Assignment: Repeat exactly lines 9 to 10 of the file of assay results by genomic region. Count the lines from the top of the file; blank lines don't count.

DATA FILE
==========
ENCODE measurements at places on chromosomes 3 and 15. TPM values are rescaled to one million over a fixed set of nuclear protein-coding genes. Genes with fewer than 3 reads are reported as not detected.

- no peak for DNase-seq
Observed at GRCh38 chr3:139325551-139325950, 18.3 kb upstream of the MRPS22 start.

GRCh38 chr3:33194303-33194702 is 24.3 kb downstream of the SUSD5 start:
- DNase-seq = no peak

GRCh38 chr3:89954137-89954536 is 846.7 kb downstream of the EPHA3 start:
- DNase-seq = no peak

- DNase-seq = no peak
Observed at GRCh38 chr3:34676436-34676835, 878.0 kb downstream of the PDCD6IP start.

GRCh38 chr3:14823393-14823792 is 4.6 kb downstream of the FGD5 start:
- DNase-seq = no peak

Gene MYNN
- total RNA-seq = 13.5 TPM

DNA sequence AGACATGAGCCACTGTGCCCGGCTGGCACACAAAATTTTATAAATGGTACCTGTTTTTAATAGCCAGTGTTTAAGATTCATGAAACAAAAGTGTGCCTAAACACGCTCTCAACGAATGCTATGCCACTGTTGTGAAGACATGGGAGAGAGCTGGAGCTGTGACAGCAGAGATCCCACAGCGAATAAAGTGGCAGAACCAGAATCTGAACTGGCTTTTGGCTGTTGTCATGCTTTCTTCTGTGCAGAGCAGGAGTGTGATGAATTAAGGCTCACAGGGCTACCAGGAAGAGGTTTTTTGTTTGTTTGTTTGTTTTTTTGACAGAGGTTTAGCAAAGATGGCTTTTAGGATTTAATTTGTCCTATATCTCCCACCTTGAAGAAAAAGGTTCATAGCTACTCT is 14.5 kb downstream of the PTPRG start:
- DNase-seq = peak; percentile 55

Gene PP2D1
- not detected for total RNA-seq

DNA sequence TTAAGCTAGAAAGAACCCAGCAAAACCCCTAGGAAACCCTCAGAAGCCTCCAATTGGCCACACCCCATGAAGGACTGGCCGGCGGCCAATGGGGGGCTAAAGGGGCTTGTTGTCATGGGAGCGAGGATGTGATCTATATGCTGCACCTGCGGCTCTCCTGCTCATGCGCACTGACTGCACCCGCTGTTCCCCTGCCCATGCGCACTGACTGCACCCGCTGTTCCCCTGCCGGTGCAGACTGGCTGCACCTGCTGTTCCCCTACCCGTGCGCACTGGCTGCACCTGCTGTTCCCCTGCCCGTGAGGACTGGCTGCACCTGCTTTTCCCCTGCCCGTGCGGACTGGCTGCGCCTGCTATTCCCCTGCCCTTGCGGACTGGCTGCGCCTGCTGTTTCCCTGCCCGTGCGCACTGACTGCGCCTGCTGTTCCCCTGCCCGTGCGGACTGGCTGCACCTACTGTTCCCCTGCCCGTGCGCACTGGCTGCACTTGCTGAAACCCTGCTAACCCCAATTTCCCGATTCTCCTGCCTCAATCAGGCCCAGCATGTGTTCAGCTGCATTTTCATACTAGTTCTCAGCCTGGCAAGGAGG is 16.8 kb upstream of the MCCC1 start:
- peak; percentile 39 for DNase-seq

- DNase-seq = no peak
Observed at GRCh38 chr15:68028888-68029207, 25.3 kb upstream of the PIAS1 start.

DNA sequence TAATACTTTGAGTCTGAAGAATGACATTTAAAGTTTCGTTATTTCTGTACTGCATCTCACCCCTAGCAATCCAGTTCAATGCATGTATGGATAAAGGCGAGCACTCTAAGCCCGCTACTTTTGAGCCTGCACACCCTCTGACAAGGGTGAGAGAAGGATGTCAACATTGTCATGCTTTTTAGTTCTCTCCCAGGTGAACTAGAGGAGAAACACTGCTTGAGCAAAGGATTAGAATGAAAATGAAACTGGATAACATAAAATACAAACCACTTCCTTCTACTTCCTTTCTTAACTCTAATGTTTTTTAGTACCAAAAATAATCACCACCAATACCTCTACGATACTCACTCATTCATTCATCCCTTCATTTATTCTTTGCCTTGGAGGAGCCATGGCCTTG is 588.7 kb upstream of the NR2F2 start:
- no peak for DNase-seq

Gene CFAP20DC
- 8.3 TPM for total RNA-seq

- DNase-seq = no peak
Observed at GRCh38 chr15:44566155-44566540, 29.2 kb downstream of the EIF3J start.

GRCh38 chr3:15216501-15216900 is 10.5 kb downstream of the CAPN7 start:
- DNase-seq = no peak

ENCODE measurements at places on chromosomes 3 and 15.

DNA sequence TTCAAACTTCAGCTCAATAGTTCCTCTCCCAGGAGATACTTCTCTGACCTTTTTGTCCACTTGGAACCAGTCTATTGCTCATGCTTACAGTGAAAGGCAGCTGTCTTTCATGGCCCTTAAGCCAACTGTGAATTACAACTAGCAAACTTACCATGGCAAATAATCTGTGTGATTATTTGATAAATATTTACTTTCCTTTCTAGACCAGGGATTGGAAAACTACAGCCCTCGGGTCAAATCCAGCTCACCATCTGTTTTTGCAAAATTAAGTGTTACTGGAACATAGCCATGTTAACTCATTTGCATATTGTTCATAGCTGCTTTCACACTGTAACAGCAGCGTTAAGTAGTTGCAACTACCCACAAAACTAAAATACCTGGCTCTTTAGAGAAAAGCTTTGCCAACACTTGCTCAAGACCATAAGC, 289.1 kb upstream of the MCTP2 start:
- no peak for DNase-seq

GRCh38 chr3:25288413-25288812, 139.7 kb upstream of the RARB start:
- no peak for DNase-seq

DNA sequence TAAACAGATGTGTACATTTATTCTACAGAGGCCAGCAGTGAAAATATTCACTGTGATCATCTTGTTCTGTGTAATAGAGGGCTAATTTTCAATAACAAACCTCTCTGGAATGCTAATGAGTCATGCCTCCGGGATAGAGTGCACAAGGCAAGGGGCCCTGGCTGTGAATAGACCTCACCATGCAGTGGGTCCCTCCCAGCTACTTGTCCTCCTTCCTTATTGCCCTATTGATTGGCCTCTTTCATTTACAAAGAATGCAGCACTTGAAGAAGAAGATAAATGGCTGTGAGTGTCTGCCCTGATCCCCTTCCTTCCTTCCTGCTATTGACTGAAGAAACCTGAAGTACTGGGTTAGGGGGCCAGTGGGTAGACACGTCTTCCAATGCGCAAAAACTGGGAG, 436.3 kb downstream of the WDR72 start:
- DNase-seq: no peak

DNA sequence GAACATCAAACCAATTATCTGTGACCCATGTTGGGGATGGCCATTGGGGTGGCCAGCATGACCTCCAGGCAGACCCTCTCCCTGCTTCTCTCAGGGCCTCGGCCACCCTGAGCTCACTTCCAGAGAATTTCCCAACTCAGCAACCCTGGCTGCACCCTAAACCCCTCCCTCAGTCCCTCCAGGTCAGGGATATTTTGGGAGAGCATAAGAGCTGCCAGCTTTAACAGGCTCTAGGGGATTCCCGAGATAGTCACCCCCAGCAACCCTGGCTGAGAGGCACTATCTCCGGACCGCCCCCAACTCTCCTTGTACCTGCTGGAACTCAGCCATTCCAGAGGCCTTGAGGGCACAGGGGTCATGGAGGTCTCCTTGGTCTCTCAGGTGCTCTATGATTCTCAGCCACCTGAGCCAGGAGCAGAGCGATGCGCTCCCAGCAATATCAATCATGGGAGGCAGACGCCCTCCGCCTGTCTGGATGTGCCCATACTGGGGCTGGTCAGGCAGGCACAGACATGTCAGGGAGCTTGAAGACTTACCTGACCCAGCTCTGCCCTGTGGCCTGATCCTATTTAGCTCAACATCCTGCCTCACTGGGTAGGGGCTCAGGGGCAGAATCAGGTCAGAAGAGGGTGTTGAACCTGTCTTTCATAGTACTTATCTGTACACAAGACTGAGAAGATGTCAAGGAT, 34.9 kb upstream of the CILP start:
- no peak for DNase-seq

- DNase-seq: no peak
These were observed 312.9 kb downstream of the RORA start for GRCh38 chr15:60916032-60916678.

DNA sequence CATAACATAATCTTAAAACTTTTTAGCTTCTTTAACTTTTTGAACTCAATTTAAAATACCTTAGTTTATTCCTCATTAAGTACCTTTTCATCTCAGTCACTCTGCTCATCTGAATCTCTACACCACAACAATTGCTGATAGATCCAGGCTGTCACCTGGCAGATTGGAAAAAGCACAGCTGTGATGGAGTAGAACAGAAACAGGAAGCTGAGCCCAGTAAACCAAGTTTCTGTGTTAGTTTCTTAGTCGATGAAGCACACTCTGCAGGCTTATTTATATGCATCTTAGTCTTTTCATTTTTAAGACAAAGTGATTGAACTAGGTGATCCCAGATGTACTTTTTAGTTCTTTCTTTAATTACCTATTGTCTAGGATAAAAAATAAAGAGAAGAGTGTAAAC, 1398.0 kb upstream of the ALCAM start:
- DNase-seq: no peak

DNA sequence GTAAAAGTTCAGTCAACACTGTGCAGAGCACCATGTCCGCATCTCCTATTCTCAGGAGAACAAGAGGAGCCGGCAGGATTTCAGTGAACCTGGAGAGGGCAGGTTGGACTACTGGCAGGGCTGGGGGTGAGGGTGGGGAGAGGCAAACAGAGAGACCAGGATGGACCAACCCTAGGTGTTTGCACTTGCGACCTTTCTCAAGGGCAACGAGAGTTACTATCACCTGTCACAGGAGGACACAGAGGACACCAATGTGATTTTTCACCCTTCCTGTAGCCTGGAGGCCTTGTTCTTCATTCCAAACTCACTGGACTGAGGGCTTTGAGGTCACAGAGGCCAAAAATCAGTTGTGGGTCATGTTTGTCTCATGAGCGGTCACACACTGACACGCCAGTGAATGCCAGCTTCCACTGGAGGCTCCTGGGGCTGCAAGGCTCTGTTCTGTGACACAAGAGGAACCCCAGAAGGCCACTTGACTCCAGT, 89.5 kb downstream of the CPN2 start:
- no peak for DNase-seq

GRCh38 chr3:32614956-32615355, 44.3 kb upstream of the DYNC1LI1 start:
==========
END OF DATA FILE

Observed at GRCh38 chr3:34676436-34676835, 878.0 kb downstream of the PDCD6IP start.

GRCh38 chr3:14823393-14823792 is 4.6 kb downstream of the FGD5 start: